Sumernet

Empowering Civil Society and Governmental Agencies to Mainstream Biodiversity and Ecosystem Service Values into Development Plans for the Chindwin River Basin, Myanmar

Empowering Civil Society and Governmental Agencies to Mainstream Biodiversity and Ecosystem Service Values into Development Plans for the Chindwin River Basin, Myanmar

Funding sources: Critical Ecosystem Partnership Fund (CEPF)

Timeframe: 1 April 2017 – 31 March 2019 (2 years)

Project location: Chindwin River Basin, Myanmar

Project objective:

  1. Building capacity of civil society and government agencies in assessing potential impacts of development and climate change on biodiversity and ecosystem services and livelihoods
  2. Mainstreaming biodiversity and ecosystem services values into policies and plans
  3. Raising public awareness on biodiversity conservation

Project outcomes:

  1. Potential impacts of selected development plans including mining, logging, hydropower, agriculture, navigation and transportation and climate change on biodiversity, communities and livelihoods in Chindwin Basin are quantified and demonstrated.
  2. Capacity of civil society groups and government agencies are built in valuating of biodiversity and ecosystem services and assessing potential impacts of development plans and climate change on biodiversity, communities and livelihoods.
  3. The decision-making process on government policies and plans in Chindwin Basin is positive influence through direct engagement and policy dialogue with key stakeholders in mainstreaming biodiversity and ecosystem services values into selected government policies and plans including MONREC’s National Biodiversity Strategy and Action Plan (for areas in Chindwin Basin), the Environmental Impact Assessment (EIA) procedures and biodiversity monitoring programmes of Environmental Conservation Department (ECD) and future implementation plans emerging from Chindwin RBO.
  4. Public awareness on the issues related to biodiversity conservation, ecosystem service values and sustainable development has increased through direct engagement with local and international medias.

Project Approach:

  • Firstly, civil society and government agencies target groups will be identified through stakeholder mapping considering expertise, relevant geography, potential for growth and experience in planning process. Capacity of target groups will be built by participating in knowledge exchange and training workshops. The needs and priorities of the target groups will be assessed in the beginning stage, alongside the knowledge exchange workshop. We will actively engage the target groups in the key activities along the project implementation timeline such as policy and planning analysis, field survey, baseline and impact assessment and mainstreaming results and recommendations to relevant policies and plans. This engagement will demonstrate proper assessment methodology, guidelines and tools for assessing impacts of development and climate change on biodiversity, communities and livelihoods. It will strengthen understanding and capacity along with knowledge gained from the exchange and training workshops.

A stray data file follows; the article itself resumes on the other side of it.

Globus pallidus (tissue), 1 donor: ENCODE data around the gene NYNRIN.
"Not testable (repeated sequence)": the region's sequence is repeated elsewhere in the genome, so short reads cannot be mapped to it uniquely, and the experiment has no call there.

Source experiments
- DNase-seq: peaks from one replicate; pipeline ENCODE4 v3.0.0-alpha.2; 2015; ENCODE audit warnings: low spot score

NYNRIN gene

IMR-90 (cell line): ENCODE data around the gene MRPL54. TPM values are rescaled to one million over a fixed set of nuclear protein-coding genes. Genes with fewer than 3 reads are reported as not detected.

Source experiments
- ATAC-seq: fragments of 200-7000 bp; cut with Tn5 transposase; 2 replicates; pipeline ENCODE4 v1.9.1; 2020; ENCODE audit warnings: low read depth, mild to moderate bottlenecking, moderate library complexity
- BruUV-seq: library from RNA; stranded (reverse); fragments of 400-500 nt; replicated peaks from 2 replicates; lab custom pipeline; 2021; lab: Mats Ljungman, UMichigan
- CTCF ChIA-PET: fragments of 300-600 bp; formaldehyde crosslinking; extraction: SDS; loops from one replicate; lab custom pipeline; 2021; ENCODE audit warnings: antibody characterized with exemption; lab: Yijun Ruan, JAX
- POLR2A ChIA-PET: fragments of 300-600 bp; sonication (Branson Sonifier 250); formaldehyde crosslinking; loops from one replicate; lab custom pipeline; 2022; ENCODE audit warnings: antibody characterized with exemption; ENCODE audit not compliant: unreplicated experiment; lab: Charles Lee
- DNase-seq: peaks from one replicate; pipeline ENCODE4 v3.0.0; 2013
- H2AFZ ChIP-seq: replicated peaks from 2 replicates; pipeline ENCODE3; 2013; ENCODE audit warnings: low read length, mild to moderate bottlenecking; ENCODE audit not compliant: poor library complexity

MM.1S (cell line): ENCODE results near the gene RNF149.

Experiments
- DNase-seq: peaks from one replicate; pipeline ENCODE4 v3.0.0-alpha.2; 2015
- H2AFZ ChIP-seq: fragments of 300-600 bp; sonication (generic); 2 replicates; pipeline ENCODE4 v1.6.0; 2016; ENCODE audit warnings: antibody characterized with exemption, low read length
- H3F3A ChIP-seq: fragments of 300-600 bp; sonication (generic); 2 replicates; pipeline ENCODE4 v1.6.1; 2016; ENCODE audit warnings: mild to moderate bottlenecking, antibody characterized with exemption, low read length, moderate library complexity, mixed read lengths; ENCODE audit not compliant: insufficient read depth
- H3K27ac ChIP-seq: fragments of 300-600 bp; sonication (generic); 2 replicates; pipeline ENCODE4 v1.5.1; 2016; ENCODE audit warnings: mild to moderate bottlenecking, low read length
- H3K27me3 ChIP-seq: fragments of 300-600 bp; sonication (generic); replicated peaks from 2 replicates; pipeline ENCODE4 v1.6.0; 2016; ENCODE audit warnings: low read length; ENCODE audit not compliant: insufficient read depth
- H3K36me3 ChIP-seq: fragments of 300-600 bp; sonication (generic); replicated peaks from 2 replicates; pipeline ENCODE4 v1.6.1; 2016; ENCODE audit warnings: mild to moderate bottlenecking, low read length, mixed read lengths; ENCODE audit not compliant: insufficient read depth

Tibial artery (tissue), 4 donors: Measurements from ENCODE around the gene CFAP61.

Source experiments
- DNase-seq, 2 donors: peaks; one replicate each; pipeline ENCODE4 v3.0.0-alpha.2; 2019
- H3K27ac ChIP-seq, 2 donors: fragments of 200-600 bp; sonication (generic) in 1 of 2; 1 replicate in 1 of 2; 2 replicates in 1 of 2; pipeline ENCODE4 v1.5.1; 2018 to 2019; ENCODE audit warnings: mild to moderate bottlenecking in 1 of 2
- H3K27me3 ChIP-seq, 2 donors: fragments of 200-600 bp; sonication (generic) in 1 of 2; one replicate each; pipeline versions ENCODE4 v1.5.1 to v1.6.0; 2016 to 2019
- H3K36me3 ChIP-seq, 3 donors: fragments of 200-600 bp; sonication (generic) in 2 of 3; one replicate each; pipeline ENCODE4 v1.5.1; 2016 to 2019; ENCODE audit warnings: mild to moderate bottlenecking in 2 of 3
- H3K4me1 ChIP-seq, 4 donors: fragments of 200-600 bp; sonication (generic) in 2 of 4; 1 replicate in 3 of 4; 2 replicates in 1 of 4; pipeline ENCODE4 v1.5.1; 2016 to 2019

• The best-practice framework (e.g. PES and Natural capital), guidelines and tools for valuating biodiversity and ecosystem services and impacts from development and climate change will be identified by literature review and expert meetings. Data and information for the assessment will be collected from existing projects in the Chindwin Basin, existing studies from other organizations and field surveys. Three priority sites will be selected using issue-based (e.g. mining, logging, hydropower, etc.) and stakeholder consultations. Biodiversity inventory and livelihood surveys will be conducted at selected sites to support information for baseline and impact assessments of development and climate change on biodiversity, ecosystem services and livelihoods.
  • The outputs from the assessment will feed into other stakeholder consultations to discuss and debate on key findings and alternative development scenarios, needed to reduce negative impacts. Based on our achievements in building partnerships in Myanmar under current projects and establishing the Chindwin RBO, we propose to continue to use the Chindwin RBO as a main mechanism to engage all relevant stakeholders in the basin, to share information and knowledge produced by the project, providing recommendations and supporting mainstreaming biodiversity and ecosystem service values into policies and plans.
  • We will carry out policy dialogues with key government agencies to contribute and influence policies and plans. At this early stage, we aim to engage and contribute to MONREC’s National Biodiversity Strategy and Action Plan (for areas in Chindwin Basin), the Environmental Impact Assessment (EIA) procedures and biodiversity monitoring programmes of Environmental Conservation Department (ECD) and future implementation plans emerging from Chindwin RBO.
  • Finally, we will continuously engage with both local and international media using key events and outreach materials including films, multimedia and news articles to disseminate the project’s findings, raise public awareness on biodiversity conservation and improve the linkages between local concerns and knowledge, science and policy.